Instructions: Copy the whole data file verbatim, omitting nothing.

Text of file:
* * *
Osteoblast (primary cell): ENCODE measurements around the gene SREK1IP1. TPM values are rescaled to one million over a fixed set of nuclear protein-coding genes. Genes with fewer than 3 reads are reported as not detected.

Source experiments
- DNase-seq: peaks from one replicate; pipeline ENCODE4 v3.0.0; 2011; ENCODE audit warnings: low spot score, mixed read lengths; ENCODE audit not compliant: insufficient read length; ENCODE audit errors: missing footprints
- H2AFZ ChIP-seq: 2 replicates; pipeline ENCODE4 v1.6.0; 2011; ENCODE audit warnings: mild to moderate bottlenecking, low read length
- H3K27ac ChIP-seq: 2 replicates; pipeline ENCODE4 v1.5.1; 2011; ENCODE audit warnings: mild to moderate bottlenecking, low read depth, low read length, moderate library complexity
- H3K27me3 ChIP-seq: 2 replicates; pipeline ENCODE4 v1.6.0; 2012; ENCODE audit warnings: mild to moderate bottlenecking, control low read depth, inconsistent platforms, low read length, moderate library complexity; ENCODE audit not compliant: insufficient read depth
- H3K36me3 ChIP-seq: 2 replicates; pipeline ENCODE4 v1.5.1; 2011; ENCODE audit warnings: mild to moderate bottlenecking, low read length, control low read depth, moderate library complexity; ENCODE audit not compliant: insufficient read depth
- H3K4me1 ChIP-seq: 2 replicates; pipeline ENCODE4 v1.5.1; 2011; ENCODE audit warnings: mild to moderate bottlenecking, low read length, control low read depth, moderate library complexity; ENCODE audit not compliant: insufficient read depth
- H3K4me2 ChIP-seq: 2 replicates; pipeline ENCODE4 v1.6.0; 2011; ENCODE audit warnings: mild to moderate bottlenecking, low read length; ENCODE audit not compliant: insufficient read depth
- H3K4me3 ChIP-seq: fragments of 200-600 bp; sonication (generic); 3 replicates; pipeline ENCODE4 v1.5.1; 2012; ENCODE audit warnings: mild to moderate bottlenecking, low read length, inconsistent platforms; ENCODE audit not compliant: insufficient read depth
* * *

Osteoblast (primary cell): ENCODE measurements around the gene SREK1IP1. TPM values are rescaled to one million over a fixed set of nuclear protein-coding genes. Genes with fewer than 3 reads are reported as not detected.

Source experiments
- DNase-seq: peaks from one replicate; pipeline ENCODE4 v3.0.0; 2011; ENCODE audit warnings: low spot score, mixed read lengths; ENCODE audit not compliant: insufficient read length; ENCODE audit errors: missing footprints
- H2AFZ ChIP-seq: 2 replicates; pipeline ENCODE4 v1.6.0; 2011; ENCODE audit warnings: mild to moderate bottlenecking, low read length
- H3K27ac ChIP-seq: 2 replicates; pipeline ENCODE4 v1.5.1; 2011; ENCODE audit warnings: mild to moderate bottlenecking, low read depth, low read length, moderate library complexity
- H3K27me3 ChIP-seq: 2 replicates; pipeline ENCODE4 v1.6.0; 2012; ENCODE audit warnings: mild to moderate bottlenecking, control low read depth, inconsistent platforms, low read length, moderate library complexity; ENCODE audit not compliant: insufficient read depth
- H3K36me3 ChIP-seq: 2 replicates; pipeline ENCODE4 v1.5.1; 2011; ENCODE audit warnings: mild to moderate bottlenecking, low read length, control low read depth, moderate library complexity; ENCODE audit not compliant: insufficient read depth
- H3K4me1 ChIP-seq: 2 replicates; pipeline ENCODE4 v1.5.1; 2011; ENCODE audit warnings: mild to moderate bottlenecking, low read length, control low read depth, moderate library complexity; ENCODE audit not compliant: insufficient read depth
- H3K4me2 ChIP-seq: 2 replicates; pipeline ENCODE4 v1.6.0; 2011; ENCODE audit warnings: mild to moderate bottlenecking, low read length; ENCODE audit not compliant: insufficient read depth
- H3K4me3 ChIP-seq: fragments of 200-600 bp; sonication (generic); 3 replicates; pipeline ENCODE4 v1.5.1; 2012; ENCODE audit warnings: mild to moderate bottlenecking, low read length, inconsistent platforms; ENCODE audit not compliant: insufficient read depth